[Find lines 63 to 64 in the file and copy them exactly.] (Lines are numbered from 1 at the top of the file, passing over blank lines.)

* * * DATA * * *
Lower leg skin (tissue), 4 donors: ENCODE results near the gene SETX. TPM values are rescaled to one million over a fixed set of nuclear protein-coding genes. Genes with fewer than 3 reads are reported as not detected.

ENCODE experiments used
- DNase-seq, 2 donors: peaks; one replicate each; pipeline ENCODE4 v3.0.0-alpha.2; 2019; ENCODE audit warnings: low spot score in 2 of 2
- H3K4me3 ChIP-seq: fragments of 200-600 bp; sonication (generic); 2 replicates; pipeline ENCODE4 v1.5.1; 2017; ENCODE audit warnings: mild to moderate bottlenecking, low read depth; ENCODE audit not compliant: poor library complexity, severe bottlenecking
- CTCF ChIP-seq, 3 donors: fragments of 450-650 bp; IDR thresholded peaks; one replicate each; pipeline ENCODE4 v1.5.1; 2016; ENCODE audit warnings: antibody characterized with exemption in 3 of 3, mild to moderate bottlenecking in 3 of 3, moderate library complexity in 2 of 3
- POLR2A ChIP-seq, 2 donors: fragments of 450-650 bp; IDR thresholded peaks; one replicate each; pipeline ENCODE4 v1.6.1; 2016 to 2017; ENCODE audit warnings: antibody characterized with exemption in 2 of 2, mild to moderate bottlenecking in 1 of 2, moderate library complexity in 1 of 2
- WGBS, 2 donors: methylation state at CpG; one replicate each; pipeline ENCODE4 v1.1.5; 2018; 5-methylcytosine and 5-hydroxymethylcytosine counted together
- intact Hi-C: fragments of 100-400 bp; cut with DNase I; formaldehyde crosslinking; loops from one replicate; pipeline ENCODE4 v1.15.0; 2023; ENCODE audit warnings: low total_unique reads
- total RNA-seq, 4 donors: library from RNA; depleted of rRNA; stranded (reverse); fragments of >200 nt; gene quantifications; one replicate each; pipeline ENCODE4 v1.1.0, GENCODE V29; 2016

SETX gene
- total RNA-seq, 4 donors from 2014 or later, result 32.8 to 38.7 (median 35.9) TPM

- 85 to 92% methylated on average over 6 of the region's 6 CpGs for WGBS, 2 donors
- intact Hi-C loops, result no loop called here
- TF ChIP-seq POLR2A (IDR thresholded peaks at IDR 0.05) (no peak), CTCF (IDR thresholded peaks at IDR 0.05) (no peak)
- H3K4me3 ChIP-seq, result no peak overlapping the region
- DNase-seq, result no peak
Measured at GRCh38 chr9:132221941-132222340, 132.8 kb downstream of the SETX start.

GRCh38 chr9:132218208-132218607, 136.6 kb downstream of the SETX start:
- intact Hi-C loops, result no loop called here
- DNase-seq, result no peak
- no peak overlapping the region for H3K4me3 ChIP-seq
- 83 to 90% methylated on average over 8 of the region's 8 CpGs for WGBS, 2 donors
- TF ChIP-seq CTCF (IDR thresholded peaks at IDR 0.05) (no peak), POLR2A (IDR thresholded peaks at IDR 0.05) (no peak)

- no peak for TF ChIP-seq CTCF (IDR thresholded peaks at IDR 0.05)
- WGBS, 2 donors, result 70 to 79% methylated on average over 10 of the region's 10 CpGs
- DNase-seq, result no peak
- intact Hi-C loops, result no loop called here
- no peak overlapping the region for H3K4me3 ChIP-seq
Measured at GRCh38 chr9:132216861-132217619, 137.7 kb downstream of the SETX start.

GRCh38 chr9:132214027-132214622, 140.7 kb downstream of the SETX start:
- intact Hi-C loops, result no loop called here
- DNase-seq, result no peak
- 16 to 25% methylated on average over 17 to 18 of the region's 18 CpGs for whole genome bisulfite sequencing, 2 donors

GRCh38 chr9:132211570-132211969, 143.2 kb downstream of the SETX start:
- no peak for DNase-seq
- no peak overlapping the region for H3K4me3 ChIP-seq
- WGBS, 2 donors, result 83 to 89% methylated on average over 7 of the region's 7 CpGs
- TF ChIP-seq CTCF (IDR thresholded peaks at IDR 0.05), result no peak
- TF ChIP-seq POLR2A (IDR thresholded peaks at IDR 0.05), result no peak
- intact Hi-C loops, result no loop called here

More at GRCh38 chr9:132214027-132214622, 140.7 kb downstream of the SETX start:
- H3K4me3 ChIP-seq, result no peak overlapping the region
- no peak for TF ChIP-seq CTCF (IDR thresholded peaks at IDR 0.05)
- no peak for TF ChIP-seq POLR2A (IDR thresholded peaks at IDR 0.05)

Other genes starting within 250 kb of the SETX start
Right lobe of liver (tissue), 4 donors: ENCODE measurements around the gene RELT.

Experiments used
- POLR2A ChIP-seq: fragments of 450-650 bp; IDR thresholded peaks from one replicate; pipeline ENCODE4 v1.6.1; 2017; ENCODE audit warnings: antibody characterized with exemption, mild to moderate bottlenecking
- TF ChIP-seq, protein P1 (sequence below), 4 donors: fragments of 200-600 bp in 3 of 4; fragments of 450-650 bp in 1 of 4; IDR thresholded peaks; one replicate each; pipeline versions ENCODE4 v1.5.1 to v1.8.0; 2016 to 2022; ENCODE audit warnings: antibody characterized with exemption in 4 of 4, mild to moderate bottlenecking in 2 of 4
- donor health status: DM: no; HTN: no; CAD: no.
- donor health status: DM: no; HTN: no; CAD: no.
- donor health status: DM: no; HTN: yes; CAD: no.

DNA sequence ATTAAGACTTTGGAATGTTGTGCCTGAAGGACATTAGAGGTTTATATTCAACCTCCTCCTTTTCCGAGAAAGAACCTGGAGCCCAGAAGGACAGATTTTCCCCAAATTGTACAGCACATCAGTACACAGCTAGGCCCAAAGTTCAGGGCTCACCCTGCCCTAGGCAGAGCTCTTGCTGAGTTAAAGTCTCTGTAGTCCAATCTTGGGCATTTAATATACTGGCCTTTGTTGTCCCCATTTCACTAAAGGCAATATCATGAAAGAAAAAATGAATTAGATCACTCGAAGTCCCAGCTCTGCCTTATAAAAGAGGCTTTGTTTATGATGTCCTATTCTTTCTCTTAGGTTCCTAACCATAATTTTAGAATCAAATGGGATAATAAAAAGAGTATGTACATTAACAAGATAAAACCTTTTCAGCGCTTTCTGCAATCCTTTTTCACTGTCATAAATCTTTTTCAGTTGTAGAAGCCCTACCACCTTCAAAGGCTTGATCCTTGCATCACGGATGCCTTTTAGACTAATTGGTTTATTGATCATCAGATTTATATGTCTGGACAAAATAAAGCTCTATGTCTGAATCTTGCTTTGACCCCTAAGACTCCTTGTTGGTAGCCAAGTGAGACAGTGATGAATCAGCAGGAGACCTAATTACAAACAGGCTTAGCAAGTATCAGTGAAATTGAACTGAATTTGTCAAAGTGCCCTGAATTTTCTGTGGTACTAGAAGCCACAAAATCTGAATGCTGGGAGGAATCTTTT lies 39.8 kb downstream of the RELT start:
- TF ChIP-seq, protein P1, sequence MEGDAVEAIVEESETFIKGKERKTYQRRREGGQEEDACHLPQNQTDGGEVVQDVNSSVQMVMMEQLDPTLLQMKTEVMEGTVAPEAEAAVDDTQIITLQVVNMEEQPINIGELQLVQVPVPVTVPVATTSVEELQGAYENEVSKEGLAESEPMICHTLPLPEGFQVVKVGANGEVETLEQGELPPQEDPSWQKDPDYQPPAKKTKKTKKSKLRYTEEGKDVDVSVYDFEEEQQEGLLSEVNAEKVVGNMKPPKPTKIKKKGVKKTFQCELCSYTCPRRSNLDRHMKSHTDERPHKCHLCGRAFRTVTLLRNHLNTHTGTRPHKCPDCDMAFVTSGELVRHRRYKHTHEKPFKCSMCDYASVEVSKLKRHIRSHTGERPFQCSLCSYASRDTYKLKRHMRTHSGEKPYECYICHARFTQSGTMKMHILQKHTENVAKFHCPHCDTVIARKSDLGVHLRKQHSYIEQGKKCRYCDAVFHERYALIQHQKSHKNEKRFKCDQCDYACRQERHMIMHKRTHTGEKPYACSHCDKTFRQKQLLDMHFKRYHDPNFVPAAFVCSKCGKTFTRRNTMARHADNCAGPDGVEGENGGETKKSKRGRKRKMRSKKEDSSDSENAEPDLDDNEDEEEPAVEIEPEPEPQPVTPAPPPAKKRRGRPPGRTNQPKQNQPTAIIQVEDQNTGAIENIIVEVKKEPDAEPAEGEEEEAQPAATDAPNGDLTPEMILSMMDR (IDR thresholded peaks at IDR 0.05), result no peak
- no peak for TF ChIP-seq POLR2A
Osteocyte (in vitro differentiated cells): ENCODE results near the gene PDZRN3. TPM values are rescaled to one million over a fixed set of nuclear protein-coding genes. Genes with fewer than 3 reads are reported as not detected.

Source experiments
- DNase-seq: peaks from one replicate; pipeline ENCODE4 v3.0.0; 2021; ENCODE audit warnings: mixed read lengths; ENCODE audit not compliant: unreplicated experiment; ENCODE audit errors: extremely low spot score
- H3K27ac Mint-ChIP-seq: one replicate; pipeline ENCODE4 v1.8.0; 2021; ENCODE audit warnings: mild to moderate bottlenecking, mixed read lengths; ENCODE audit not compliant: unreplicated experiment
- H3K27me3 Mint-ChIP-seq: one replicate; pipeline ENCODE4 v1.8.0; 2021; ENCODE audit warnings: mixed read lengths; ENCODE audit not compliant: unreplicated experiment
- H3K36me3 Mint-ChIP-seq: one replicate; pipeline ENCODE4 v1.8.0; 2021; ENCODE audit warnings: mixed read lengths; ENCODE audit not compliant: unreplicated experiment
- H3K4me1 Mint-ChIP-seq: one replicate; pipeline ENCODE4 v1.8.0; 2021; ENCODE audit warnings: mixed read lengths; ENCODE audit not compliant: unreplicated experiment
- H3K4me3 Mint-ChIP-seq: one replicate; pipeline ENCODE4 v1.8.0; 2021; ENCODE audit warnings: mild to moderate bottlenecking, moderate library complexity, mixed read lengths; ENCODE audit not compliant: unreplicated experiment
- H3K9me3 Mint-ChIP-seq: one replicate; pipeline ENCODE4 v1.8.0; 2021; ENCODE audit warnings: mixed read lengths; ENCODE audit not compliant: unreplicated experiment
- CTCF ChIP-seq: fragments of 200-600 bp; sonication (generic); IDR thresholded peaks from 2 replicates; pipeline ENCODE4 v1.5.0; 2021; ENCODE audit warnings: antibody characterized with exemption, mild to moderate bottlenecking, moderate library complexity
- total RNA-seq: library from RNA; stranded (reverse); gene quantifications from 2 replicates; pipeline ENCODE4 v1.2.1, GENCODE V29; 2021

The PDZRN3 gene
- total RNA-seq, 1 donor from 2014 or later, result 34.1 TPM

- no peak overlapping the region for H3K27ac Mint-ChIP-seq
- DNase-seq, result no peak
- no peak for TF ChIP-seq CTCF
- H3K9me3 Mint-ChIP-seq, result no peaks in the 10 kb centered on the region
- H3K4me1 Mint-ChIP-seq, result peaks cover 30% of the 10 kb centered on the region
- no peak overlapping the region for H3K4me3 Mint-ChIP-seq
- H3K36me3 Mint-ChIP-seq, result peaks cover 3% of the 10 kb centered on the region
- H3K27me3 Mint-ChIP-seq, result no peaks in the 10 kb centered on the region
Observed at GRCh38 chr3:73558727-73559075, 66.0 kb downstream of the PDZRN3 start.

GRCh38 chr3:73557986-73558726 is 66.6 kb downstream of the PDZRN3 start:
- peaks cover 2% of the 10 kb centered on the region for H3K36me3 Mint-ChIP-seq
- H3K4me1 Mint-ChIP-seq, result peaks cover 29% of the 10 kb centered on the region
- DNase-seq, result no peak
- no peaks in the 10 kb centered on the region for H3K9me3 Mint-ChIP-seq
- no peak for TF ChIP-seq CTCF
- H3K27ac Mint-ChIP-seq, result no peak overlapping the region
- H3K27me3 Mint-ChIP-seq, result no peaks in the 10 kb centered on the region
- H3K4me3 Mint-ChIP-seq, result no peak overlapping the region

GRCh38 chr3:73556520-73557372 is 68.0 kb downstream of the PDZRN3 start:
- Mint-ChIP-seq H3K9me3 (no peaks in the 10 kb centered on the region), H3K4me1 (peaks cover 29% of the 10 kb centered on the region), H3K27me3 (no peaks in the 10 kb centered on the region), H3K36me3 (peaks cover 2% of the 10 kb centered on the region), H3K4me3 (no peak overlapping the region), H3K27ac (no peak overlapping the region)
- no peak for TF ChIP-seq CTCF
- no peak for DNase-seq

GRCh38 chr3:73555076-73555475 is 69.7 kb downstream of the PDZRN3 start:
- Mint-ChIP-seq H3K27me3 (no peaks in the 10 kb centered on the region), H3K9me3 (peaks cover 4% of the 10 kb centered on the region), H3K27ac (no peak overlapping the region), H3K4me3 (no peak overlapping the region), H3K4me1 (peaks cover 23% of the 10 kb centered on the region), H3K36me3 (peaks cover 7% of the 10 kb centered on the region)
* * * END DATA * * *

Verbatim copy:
- H3K4me3 Mint-ChIP-seq: one replicate; pipeline ENCODE4 v1.8.0; 2021; ENCODE audit warnings: mild to moderate bottlenecking, moderate library complexity, mixed read lengths; ENCODE audit not compliant: unreplicated experiment
- H3K9me3 Mint-ChIP-seq: one replicate; pipeline ENCODE4 v1.8.0; 2021; ENCODE audit warnings: mixed read lengths; ENCODE audit not compliant: unreplicated experiment